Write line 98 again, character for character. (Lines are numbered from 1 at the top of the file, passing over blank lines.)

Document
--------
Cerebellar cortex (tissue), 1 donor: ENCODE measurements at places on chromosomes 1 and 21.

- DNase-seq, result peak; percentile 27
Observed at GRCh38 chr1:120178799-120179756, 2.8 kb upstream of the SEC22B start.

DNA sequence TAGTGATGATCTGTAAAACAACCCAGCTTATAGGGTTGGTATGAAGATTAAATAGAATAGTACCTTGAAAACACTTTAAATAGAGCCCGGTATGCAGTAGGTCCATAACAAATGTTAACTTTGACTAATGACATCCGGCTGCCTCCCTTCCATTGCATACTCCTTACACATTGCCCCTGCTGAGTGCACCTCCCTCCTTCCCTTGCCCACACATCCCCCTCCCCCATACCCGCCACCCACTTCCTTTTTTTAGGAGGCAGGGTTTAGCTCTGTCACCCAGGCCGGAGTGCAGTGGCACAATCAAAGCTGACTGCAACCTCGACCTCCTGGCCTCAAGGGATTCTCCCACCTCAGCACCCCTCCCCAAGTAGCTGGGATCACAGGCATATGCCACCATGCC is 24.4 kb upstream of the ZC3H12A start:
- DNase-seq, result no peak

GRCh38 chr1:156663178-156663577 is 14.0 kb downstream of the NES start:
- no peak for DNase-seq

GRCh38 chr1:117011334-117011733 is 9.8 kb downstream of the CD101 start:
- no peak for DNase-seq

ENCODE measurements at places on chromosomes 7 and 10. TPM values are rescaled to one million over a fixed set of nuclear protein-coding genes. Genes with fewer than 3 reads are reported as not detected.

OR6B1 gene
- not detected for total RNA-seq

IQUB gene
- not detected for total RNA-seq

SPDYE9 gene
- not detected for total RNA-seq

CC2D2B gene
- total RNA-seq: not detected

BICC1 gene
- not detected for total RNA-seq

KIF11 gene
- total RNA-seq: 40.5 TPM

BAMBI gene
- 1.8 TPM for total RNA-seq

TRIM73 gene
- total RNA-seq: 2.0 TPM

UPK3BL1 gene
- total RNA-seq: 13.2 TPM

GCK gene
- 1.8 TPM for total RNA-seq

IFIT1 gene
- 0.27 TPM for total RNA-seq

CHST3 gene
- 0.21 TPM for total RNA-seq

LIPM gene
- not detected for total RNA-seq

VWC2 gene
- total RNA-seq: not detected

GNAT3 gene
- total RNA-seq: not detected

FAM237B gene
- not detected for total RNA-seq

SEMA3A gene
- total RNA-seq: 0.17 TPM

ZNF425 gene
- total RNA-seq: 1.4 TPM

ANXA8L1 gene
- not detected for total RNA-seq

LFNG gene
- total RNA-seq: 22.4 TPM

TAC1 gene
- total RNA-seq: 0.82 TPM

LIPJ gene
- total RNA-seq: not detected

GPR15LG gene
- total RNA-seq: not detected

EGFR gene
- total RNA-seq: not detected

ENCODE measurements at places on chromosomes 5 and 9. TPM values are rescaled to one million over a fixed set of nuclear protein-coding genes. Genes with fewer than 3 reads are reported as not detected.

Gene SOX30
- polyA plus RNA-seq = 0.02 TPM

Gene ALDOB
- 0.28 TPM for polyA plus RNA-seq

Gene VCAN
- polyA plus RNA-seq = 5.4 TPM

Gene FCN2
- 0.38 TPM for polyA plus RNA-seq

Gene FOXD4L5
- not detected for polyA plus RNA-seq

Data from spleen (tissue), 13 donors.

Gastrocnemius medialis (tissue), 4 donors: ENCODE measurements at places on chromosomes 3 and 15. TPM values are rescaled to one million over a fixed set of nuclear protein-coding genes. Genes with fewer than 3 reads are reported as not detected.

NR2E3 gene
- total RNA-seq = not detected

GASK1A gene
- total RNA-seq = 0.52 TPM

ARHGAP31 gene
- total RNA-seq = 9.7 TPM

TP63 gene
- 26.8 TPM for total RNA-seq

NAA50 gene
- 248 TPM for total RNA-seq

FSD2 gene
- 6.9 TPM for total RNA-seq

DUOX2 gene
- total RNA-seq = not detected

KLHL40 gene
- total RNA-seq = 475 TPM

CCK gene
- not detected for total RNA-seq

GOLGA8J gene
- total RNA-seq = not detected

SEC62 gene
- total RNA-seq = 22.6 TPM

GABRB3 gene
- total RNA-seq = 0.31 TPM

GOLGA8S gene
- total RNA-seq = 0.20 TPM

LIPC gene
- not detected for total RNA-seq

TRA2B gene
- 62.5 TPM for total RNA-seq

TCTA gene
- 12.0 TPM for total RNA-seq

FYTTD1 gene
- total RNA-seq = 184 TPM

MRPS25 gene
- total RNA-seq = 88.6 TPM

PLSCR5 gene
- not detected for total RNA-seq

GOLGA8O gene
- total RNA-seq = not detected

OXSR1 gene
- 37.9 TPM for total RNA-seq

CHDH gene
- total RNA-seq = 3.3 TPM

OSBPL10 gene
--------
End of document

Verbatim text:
LIPC gene